Wales led the way with a 13% rise, followed by the North West, which rose 11%, and Yorkshire and the Humber, which rose 10.5%. The average increase for all regions outside of the South of England was 9.7%. Photo: Nathan Stirk/Getty Images
Property prices in the UK are continuing to hit new highs, with Wales and the north of England leading the way as London stands still.
The average price of houses coming to market this month jumped by 1.8%, or GBP5,767 (£8,118), to a third of a million pounds (GBP333,564), new data has shown, surpassing the previous all-time high recorded a month ago. According to Rightmove's (RMV.L) house price index, Wales led the way with a 13% rise, followed by the North West, which rose 11%, and Yorkshire and the Humber, which rose 10.5%. The average increase for all regions outside of the South of England was 9.7%.
The year-on-year comparisons looked at data in March 2020 and May 2021, as the property market was suspended for most of April and May last year. The property website said that the north sees "greater imbalance between demand and supply than London," with people more likely to move locally and some more able to afford to upsize. Watch: How much money do I need to buy a house?
However, the latest data showed that although average property prices in London are 2.9 times higher than prices in the northern areas of Britain, this was the smallest ratio recorded since 2013. In previous market upturns London has generally led the way but the cost of properties in the capital have been treading water since the first lockdown. They increased by a marginal 0.2%, a far cry from the double-digit increases seen elsewhere.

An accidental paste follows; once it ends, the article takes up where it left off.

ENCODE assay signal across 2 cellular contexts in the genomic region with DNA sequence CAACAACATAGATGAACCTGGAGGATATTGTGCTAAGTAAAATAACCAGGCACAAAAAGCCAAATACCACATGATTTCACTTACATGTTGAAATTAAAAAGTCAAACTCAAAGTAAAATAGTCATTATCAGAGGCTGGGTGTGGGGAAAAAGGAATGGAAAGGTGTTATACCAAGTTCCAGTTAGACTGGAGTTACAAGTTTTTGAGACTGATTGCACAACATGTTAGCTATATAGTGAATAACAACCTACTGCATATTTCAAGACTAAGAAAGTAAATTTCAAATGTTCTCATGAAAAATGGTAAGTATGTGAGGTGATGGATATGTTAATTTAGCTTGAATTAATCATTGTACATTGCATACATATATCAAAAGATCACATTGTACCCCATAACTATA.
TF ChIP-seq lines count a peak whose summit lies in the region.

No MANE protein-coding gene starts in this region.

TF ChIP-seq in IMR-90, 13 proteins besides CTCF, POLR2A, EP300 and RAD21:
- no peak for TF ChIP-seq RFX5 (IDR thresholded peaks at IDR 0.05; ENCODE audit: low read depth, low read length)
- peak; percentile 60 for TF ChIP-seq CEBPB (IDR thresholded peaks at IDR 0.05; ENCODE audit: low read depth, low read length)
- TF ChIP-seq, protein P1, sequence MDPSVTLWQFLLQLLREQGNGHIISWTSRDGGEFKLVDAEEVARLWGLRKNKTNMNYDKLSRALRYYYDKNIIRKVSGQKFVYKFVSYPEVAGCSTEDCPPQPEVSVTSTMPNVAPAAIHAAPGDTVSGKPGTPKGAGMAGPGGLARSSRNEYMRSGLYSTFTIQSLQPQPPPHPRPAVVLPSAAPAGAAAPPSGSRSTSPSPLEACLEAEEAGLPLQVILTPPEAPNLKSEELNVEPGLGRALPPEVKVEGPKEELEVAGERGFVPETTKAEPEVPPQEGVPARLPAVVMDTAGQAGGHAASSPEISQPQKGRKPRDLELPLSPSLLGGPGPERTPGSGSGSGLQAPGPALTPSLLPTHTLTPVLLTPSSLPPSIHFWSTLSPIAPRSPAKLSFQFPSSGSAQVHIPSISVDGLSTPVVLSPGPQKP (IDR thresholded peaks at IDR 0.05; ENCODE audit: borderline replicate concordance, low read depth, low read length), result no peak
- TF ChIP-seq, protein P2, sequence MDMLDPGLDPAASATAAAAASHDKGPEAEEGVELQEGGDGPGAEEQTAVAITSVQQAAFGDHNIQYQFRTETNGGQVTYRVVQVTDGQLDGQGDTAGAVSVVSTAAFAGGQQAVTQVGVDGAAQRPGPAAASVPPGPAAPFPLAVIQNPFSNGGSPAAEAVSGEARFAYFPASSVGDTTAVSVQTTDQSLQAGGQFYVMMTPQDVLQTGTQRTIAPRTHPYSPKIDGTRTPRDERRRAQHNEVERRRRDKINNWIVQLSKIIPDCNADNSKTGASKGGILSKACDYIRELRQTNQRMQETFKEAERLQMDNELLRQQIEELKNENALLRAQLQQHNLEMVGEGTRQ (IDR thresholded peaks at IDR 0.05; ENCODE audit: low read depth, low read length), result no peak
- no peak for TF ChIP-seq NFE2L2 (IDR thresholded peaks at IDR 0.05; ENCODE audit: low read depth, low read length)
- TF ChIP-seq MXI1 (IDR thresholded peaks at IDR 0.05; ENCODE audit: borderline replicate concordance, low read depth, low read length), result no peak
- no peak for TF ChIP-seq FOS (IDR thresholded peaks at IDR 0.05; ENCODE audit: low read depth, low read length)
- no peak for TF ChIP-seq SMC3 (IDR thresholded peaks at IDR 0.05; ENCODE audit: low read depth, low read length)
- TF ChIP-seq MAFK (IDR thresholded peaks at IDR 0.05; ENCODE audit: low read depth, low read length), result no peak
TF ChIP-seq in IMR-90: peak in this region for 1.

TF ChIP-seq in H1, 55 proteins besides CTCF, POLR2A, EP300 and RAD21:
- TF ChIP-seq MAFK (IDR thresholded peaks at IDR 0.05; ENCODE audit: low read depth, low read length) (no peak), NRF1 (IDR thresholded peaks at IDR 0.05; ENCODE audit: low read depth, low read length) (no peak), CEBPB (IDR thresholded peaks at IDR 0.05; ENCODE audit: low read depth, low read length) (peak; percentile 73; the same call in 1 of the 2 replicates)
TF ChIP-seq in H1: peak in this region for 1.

This was due to the shortfall in supply that suits people's changed needs and lives, Rightmove said. "Last year's unexpected mini-boom is rolling on into 2021, with new price and market activity records again defying many predictions," Tim Bannister, Rightmove's director of property data, said. "Buyer affordability is increasingly stretched, but there's obviously some elasticity left to stretch a bit more as many buyers are squeezing their way into higher price bands."
Read more: UK house prices rise at fastest rate in five years ahead of stamp duty holiday deadline Story continues He added: "The pandemic has given a greater focus on the home, and in 2020 we saw a surge in southern coastal and rural areas.
So far 2021 is proving to be the year of the northern mover, not only satisfying their pent-up housing needs, but in doing so also narrowing some of the huge price gap with London." The data bolsters recent reports about the UK's stampede to buy homes before the end of the stamp duty holiday -- a discount brought in by Rishi Sunak to support the market under strain from the COVID-19 pandemic. The tax break can mean a saving of up to 12% on the UK's most expensive properties.
It was due to end on 31 March and was extended until 30 June.
Figures released by housing website Zoopla at the end of April also showed demand for UK property is up 27.5% year to date in 2021 when compared with average levels in 2020.
Watch: Why are house prices rising during a recession?